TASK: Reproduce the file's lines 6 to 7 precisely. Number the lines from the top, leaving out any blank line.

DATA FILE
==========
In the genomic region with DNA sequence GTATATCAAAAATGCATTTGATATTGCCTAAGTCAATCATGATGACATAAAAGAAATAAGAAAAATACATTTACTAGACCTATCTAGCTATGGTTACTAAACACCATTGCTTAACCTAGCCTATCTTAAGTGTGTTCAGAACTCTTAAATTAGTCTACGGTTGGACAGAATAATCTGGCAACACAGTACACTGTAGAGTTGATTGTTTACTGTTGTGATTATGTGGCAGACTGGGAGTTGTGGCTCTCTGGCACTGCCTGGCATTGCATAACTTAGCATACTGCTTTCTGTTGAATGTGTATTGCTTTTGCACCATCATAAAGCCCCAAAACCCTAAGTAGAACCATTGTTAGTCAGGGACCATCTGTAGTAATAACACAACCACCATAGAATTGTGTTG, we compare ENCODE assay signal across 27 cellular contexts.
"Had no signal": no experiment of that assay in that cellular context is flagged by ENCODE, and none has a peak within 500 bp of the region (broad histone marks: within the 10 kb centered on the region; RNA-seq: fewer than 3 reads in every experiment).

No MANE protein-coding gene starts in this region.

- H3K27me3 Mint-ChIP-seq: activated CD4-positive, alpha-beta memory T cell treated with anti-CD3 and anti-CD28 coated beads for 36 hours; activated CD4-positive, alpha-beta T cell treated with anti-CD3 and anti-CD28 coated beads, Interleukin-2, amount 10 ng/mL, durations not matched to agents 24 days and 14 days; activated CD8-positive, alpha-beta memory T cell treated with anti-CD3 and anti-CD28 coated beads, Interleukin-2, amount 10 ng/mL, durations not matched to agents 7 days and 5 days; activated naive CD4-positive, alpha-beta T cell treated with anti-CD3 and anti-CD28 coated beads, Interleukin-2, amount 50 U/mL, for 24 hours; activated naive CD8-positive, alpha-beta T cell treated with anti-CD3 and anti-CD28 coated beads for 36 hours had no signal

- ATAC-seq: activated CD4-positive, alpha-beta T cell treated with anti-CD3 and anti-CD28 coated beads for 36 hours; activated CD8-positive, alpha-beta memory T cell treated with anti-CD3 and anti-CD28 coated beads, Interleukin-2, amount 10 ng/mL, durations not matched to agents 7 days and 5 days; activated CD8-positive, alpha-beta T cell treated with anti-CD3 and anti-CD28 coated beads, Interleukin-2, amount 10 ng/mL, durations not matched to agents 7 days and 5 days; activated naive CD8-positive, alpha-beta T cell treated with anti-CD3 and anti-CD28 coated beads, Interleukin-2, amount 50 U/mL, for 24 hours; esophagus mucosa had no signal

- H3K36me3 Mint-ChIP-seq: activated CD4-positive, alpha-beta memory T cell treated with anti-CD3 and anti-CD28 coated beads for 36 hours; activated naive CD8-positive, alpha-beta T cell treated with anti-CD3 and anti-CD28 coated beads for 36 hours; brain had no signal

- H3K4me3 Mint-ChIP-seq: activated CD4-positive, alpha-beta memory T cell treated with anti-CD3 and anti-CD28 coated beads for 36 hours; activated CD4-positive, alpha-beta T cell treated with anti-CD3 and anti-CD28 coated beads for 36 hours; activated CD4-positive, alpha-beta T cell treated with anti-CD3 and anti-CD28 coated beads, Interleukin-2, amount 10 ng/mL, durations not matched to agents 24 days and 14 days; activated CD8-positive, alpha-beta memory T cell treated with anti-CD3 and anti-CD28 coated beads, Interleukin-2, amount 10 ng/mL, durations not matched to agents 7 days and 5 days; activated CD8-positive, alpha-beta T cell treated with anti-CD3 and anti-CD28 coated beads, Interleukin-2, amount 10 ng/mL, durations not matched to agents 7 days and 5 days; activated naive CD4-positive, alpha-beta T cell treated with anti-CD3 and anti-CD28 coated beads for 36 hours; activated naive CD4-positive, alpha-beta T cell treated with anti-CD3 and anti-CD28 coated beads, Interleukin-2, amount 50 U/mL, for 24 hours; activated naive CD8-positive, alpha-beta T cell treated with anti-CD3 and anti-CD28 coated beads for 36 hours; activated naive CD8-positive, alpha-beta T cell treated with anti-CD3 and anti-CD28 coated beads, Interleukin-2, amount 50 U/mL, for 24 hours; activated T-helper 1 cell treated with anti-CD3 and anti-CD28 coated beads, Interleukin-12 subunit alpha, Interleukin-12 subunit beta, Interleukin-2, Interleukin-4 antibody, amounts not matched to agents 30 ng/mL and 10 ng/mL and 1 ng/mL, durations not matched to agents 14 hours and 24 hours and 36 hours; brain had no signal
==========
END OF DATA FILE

- H3K36me3 Mint-ChIP-seq: activated CD4-positive, alpha-beta memory T cell treated with anti-CD3 and anti-CD28 coated beads for 36 hours; activated naive CD8-positive, alpha-beta T cell treated with anti-CD3 and anti-CD28 coated beads for 36 hours; brain had no signal

- H3K4me3 Mint-ChIP-seq: activated CD4-positive, alpha-beta memory T cell treated with anti-CD3 and anti-CD28 coated beads for 36 hours; activated CD4-positive, alpha-beta T cell treated with anti-CD3 and anti-CD28 coated beads for 36 hours; activated CD4-positive, alpha-beta T cell treated with anti-CD3 and anti-CD28 coated beads, Interleukin-2, amount 10 ng/mL, durations not matched to agents 24 days and 14 days; activated CD8-positive, alpha-beta memory T cell treated with anti-CD3 and anti-CD28 coated beads, Interleukin-2, amount 10 ng/mL, durations not matched to agents 7 days and 5 days; activated CD8-positive, alpha-beta T cell treated with anti-CD3 and anti-CD28 coated beads, Interleukin-2, amount 10 ng/mL, durations not matched to agents 7 days and 5 days; activated naive CD4-positive, alpha-beta T cell treated with anti-CD3 and anti-CD28 coated beads for 36 hours; activated naive CD4-positive, alpha-beta T cell treated with anti-CD3 and anti-CD28 coated beads, Interleukin-2, amount 50 U/mL, for 24 hours; activated naive CD8-positive, alpha-beta T cell treated with anti-CD3 and anti-CD28 coated beads for 36 hours; activated naive CD8-positive, alpha-beta T cell treated with anti-CD3 and anti-CD28 coated beads, Interleukin-2, amount 50 U/mL, for 24 hours; activated T-helper 1 cell treated with anti-CD3 and anti-CD28 coated beads, Interleukin-12 subunit alpha, Interleukin-12 subunit beta, Interleukin-2, Interleukin-4 antibody, amounts not matched to agents 30 ng/mL and 10 ng/mL and 1 ng/mL, durations not matched to agents 14 hours and 24 hours and 36 hours; brain had no signal